3.Start the Projector plugin. The plugin window contains three tabs for phototargeting control: “Point and Shoot”, “ROIs”, and “Setup.” Choose the Setup tab first, and click the “On” and “Off” buttons. The illumination should turn on and off, and may be visibly emitted at the objective. Galvo mirror-based devices will exhibit a single illumination spot, while SLMs will illuminate a large region. Once the illumination is on, enable µManager’s live mode and ensure that the illumination is visible on the camera. Press the “Center” button to illuminate a small region at the center of the ‘phototargeter’s two-dimensional range. Adjust the mounting of the phototargeting hardware to roughly center the illumination pattern on the camera image. To avoid over-exposing the camera with fluorescence from a test slide, it may be necessary to reduce illumination power, reduce camera exposure time, or switch to a dichroic where only a small part of the emitted light is transmitted.
4.Adjust the optics to tighten the focus of the spot on the test slide. Plastic fluorescent slides, due to their thickness, will exhibit a “halo” around the intended pattern, even when it is in focus. Focusing the spot just beyond the surface of the test slide usually minimizes the halo pattern.
5.Once the illumination pattern has been properly aligned, the camera’s pixel coordinates need to be mapped to the phototargeter’s coordinate system, which consists of galvo mirror angles or SLM pixel coordinates. Press the “Calibrate” button in the Projector Plugin’s “Setup” tab. The calibration procedure starts by illuminating a few test spots sequentially near the center of the phototargeting range. Each spot is imaged, and its position is automatically measured by the plugin. A successful measurement will be indicated by a small “+” overlaid on the spot. This initial test generates a rough linear estimate of the relation between camera pixels and phototargeting coordinates. Next, a series of spots in a square lattice are illuminated one by one across the camera field of view and automatically located. Following these measurements, affine transformation matrices are computed for each cell in the lattice, and stored as a detailed non-linear coordinate map between the camera and the phototargeting device.
6.We can now test the results of the calibration procedure. Enable µManager’s Live mode, and switch to the “Point and Shoot” tab, and press the Point and Shoot “On” button. If prompted, enter an “illumination interval” for the spot. Holding down the Control button, click somewhere on the live image. An illumination spot should appear at the mouse click for the interval requested. Try clicking in a number of places to confirm that the calibration is correct; if there appear to be errors, then try improving the illumination and repeat the previous calibration step.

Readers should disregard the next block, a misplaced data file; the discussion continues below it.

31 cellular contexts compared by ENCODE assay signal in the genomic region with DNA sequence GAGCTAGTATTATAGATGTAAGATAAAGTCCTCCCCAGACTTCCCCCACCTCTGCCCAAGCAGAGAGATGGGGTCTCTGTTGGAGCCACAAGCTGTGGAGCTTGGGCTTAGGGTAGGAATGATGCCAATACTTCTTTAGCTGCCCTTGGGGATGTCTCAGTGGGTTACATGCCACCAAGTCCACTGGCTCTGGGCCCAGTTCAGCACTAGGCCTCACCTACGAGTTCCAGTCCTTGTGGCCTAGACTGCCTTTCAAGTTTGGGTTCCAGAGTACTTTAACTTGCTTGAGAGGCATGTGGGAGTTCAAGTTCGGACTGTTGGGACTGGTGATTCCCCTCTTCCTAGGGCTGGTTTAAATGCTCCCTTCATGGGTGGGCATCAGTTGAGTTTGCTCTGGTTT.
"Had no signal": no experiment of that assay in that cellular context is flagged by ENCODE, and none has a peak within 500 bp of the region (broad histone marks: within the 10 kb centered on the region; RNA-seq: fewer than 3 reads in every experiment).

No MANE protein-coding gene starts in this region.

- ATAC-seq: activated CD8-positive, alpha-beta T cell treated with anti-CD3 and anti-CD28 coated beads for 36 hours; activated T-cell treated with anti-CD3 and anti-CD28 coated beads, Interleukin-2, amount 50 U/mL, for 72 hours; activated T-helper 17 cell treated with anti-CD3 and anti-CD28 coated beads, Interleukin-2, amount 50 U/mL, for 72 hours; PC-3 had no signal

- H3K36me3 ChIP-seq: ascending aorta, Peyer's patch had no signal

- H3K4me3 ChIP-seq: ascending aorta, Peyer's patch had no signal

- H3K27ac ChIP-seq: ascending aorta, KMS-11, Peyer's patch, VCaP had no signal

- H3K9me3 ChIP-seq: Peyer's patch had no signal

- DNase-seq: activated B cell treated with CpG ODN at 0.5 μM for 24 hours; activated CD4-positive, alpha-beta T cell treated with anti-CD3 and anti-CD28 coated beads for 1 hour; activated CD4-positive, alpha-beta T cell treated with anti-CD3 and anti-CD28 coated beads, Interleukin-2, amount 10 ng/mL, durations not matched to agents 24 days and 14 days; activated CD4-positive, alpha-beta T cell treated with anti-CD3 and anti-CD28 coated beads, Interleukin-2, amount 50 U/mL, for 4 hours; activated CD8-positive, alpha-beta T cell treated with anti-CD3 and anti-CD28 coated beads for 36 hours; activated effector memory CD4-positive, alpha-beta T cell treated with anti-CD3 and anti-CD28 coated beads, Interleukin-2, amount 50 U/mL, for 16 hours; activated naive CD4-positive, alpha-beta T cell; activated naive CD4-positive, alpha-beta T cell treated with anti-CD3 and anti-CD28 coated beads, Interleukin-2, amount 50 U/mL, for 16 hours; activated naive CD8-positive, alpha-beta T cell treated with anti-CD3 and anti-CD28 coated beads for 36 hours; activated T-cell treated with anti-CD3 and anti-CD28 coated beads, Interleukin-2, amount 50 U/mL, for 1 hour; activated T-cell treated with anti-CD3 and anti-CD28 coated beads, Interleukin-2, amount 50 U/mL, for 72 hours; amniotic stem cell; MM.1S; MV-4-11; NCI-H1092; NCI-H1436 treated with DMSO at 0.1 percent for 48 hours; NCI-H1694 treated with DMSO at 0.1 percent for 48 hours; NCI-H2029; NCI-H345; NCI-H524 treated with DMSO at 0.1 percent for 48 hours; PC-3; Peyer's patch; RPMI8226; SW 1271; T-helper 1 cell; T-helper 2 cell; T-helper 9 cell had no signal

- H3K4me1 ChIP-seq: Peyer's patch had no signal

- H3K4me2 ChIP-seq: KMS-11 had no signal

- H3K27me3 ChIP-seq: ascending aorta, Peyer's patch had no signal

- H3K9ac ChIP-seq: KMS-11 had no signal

7.Point and Shoot mode can be very useful for many experiments, such as FRAP. On a live specimen, switch to a dichroic cube that allows simultaneous imaging illumination and phototargeting illumination. Using the Multi-Dimensional Acquisition dialog, start a fast acquisition (zero interval between frames). Now “Point and Shoot” can be triggered simultaneously with imaging, and the immediate response to phototargeting can be observed and recorded.
8.Using the calibration slide, switch to the “ROI(s)” tab. Choose the “polygon ROI” tool in the ImageJ toolbar window, and then draw an ROI on the live image. Next, in the Projector Controls, click the “Set ROIs” button to send the ROI to the phototargeting device. When transmission succeeds, the message “One ROI submitted” should appear. Set “Loop” to 1 “times” and “Spot dwell time” to 500 ms. Pressing “Run ROIs now!” will result in illuminating the ROI (galvo-based devices will raster across the ROI, while SLMs will turn on all pixels inside the ROI). For multiple ROIs, use ImageJ’s “ROI Manager.”
9.After ROIs have been submitted, you can attach phototargeting events to a multi-dimensional acquisition. Check the “Run ROIs in Multi-Dimensional Acquisition” checkbox, and specify the frame (time point) at which phototargeting should occur. You can also require that ROIs are repeatedly illuminated in later frames.
1.µManager has a build-in trouble reporting mechanism (µManager menu Help > Report a problem...). Use this to send complete documentation of the issue to the µManager developers. They will respond by email and help to figure out the problem.
2.The µManager mailing list  has about 1000 subscribers some of whom may have experienced the same problem and are willing to help. The mailing list can be found at: https://micro-manager.org/wiki/Micro-Manager%20Community